Interactive Learning Environments | Year: 2015

In two studies, we investigated how learning strategies can support learning from multimedia. In the first study, 112 students learned from a web-based learning environment. On the basis of a strategy, one group of students took typewritten notes. The second group of students wrote a summary. Producing typewritten notes did not benefit learning any more than writing a summary. In the second study, 100 students learned the same subject matter from print. On the basis of a strategy, the first group produced written notes, the second group highlighted, wrote notes, and produced sketches. The third group wrote a summary. The students who highlighted, wrote notes, and produced sketches outperformed the other students. The students who produced written notes only did not learn more successfully than those who wrote a summary. The results suggest that externalizations in general and sketches in particular may play an important role in multimedia learning. © 2015 Taylor & Francis

Kiraly F.J.,University College London | Kiraly F.J.,Mathematisches Forschungsinstitut Oberwolfach | Theran L.,Aalto University | Tomioka R.,Toyota Technological Institute
Journal of Machine Learning Research | Year: 2015

We present a novel algebraic combinatorial view on low-rank matrix completion based on studying relations between a few entries with tools from algebraic geometry and matroid theory. The intrinsic locality of the approach allows for the treatment of single entries in a closed theoretical and practical framework. More specifically, apart from introducing an algebraic combinatorial theory of low-rank matrix completion, we present probabilityone algorithms to decide whether a particular entry of the matrix can be completed. We also describe methods to complete that entry from a few others, and to estimate the error which is incurred by any method completing that entry. Furthermore, we show how known results on matrix completion and their sampling assumptions can be related to our new perspective and interpreted in terms of a completability phase transition.1 © 2015 Franz J. Kiraly, Louis Theran, and Ryota Tomioka.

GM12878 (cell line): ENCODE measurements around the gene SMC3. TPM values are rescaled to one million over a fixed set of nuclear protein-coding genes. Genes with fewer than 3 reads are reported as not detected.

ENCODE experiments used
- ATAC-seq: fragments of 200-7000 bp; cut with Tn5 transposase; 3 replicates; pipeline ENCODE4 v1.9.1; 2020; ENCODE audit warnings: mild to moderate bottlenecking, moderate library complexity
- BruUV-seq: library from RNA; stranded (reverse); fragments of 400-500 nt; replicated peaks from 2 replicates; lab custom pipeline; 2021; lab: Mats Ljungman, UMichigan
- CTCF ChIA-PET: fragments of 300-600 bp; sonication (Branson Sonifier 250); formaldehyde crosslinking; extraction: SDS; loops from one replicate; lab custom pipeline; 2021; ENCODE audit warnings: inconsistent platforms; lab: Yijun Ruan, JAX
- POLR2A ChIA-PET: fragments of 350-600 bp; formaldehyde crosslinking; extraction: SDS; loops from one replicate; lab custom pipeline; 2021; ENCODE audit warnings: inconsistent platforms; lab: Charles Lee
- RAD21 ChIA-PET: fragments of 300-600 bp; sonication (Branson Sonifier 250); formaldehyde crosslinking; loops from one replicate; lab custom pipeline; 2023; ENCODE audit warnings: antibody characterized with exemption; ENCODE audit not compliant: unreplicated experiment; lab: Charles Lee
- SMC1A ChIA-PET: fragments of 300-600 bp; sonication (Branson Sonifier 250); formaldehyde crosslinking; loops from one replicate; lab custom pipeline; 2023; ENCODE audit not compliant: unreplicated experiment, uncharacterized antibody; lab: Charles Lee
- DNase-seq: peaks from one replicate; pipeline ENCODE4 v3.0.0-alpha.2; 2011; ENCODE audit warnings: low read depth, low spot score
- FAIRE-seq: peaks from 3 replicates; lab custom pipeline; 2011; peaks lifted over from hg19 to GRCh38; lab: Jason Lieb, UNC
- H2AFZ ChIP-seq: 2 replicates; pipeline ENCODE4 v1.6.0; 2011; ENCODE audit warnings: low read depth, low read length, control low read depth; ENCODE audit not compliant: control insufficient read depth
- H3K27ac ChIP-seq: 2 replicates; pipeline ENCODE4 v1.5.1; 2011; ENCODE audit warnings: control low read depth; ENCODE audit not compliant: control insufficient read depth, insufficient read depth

Agency: NSF | Branch: Continuing grant | Program: | Phase: | Award Amount: 600.00K | Year: 2011

The Mathematisches Forschungsinstitut Oberwolfach (MFO) in Germany is one of the leading mathematical research centers worldwide. MFO host approximateluy 2,500 internationally renowned guest researchers each year. These scientists come from all over the world, with more than 20% coming from the United States. The scientific programs of the MFO cover all important topics and new developments in mathematics and its applications in science and technology.